Eyad Agha, a 29-year-old Syrian, stands out on the street in front of the Sharehaus Refugio on June 8, 2016. Photo by Kira Vercruyssen / @kiravphotography

A popular city, Berlin has grown at an average pace of more than 40,000 new residents per year since 2011. Last year’s refugee influx added an additional 50,000 people in need of housing. Even for Germans, finding a place to live in Berlin has become difficult.

Daniel Feher recently decided to move back to Berlin from Brussels, where he had been working with the European Parliament. It took him four months until he found an apartment, and in his opinion, it’s hard to imagine how he could have done so without a work and rental history in Germany. German landlords require securities that refugees are often unable to provide.

“When you come to Berlin and you don’t have a job yet, you don’t have a German bank account, you don’t have a German credit history, then you can basically forget about it, to find a permanent flat for rent,”Feher said.

The office that is supposed to help refugees navigate the rental market is the Evangelisches Jugend- und Fürsorgewerk, a Lutheran youth and welfare organization. The volunteer organization is often overworked and understaffed. Volunteer organizations, however, have found ways to sidestep the rigid requirement.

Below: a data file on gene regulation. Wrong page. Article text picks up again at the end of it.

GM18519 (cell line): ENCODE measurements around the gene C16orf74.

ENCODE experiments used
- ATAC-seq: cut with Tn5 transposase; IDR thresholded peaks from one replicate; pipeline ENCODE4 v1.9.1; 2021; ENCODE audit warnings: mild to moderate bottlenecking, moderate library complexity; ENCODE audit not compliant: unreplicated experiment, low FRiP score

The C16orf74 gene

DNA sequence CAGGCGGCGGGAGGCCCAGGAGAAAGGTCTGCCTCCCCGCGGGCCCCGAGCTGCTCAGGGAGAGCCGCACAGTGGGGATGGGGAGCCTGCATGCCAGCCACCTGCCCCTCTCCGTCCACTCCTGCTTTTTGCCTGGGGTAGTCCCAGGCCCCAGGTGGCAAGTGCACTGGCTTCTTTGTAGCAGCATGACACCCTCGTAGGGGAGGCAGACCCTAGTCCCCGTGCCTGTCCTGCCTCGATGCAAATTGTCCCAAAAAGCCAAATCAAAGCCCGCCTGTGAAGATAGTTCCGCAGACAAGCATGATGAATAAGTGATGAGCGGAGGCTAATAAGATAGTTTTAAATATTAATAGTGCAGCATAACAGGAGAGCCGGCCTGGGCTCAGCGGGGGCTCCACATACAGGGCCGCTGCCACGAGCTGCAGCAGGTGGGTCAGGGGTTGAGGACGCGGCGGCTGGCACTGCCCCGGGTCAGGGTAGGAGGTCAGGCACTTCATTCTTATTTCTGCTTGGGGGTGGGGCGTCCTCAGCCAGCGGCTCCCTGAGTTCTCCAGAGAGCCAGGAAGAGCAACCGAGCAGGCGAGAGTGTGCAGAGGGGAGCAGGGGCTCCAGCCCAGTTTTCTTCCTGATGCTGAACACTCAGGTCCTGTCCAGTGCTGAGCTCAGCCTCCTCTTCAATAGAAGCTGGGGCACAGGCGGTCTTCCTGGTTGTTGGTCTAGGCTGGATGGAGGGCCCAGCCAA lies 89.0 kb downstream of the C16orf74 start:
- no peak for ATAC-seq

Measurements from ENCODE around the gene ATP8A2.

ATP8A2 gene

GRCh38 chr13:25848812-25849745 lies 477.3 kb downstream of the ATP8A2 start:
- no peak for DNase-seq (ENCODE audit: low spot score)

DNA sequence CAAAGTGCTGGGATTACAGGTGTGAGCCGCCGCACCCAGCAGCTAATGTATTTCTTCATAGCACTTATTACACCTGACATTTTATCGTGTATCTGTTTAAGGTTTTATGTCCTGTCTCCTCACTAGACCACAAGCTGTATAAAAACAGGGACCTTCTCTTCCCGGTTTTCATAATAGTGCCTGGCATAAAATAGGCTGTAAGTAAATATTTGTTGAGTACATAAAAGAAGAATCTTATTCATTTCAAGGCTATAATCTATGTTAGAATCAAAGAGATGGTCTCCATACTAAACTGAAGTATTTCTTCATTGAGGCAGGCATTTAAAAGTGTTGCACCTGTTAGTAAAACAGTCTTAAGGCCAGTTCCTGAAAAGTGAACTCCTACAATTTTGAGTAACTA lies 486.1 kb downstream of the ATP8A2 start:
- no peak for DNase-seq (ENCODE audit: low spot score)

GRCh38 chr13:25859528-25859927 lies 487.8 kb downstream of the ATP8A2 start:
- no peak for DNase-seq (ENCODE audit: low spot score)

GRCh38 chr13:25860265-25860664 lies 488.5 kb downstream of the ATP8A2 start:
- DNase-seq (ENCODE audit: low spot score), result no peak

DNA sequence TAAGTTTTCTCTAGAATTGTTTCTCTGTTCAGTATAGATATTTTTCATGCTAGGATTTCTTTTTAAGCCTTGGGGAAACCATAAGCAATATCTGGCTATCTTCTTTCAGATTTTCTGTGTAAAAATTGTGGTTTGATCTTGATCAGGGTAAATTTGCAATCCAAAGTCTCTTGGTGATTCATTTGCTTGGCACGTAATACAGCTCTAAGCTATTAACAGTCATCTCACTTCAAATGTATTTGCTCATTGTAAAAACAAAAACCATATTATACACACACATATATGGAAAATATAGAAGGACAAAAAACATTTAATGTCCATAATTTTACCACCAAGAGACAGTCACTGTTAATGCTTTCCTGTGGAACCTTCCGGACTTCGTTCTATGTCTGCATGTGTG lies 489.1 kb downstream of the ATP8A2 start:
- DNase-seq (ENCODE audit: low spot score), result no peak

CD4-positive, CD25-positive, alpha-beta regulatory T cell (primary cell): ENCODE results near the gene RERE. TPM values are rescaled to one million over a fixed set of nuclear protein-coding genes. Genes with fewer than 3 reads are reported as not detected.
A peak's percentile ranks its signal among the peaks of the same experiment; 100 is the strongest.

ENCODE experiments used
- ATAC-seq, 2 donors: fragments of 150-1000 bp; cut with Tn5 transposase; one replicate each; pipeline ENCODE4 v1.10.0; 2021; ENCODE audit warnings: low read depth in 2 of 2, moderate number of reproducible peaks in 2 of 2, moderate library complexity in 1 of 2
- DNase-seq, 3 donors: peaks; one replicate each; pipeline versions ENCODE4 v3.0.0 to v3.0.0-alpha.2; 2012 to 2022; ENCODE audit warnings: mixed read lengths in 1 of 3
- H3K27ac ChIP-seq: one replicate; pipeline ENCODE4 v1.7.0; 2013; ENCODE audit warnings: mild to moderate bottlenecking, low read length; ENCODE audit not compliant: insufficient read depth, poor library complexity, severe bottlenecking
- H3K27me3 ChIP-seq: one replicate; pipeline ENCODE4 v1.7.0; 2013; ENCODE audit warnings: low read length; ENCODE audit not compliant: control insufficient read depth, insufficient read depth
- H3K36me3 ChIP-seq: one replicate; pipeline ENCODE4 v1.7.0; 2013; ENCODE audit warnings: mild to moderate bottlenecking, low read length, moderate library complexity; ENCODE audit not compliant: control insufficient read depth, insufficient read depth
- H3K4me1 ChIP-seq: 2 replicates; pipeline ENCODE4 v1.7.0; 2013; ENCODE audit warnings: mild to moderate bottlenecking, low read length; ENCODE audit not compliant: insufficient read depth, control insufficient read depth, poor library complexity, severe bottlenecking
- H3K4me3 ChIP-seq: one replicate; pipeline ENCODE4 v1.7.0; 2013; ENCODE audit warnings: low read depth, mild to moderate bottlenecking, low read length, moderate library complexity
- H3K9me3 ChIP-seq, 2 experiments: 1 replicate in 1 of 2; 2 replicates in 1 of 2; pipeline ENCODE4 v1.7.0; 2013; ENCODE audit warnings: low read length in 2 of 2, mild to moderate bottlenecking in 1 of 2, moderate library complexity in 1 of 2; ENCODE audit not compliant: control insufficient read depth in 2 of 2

Instead of presenting a payment slip, refugees can show proof that they will receive anallowance from the state that will cover the rent, said Ciaran Wrons-Passman, a volunteer at an initiative called AG Wohnungssuche, which works to find apartments for the refugees.

“And then the director of the shelter can give to the refugees a form saying that they’ve always paid their rent.”

This way the refugees have a rental history, even though they don’t pay rent at the shelter.

The volunteers help refugees to assemble the paperwork and identify available rentals. “And then you go there, you have a look, then you hand in your documents, ‘cause that’s the way you do it, and then you hope that they will give you the apartment,”Wrons-Passman said.